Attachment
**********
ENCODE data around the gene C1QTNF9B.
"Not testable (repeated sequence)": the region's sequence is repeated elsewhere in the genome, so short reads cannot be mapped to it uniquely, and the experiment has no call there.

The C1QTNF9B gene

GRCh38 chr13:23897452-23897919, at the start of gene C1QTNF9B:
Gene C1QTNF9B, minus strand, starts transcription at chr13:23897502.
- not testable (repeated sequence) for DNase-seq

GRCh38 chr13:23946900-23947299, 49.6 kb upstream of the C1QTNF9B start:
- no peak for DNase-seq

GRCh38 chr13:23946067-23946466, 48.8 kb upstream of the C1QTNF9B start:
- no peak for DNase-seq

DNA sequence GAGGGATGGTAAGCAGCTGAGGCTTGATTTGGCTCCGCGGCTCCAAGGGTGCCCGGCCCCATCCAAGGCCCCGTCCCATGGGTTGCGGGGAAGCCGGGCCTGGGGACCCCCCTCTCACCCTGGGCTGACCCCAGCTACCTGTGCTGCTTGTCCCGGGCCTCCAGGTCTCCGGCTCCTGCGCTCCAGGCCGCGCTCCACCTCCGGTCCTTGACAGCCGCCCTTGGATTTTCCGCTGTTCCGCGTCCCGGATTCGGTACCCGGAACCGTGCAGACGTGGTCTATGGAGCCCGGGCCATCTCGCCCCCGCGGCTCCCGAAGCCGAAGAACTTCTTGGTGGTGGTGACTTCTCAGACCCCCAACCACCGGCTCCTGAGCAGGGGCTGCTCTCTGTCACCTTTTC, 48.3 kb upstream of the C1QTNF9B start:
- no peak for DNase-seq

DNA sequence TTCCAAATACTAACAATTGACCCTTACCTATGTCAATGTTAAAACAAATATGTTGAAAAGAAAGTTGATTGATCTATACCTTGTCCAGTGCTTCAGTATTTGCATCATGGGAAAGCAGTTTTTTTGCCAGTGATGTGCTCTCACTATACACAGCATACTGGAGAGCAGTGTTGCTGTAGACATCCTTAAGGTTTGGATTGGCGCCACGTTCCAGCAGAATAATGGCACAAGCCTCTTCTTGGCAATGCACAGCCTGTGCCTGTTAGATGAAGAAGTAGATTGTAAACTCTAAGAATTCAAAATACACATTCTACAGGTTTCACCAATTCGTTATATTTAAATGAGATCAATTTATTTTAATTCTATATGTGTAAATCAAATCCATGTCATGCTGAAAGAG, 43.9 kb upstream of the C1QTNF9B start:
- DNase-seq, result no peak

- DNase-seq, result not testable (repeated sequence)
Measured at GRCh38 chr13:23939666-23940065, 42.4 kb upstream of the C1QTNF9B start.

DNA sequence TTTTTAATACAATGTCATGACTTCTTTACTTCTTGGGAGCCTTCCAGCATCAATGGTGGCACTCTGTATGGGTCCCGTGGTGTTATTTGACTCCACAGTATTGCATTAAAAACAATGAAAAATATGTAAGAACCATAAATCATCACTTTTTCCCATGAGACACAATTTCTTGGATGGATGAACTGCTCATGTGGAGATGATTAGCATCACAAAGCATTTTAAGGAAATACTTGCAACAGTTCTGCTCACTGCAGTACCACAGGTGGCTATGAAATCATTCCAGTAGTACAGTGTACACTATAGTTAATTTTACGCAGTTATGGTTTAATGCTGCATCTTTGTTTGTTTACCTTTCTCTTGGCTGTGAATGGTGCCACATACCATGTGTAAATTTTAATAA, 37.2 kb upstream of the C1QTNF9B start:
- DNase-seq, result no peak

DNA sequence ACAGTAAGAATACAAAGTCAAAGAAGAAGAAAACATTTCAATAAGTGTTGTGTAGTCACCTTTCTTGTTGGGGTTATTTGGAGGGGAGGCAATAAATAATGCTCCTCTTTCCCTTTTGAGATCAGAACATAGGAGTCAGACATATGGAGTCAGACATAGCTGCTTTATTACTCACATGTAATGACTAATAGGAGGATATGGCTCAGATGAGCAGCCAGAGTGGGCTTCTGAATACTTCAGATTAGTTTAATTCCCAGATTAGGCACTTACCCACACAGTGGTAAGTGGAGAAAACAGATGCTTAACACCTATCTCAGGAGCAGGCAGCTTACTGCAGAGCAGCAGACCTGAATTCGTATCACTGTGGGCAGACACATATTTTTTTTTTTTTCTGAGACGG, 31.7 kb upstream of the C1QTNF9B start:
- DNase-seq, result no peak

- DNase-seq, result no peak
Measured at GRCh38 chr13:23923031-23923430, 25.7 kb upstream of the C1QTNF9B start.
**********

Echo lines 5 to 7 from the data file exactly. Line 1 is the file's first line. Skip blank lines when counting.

Gene C1QTNF9B, minus strand, starts transcription at chr13:23897502.
- not testable (repeated sequence) for DNase-seq

GRCh38 chr13:23946900-23947299, 49.6 kb upstream of the C1QTNF9B start: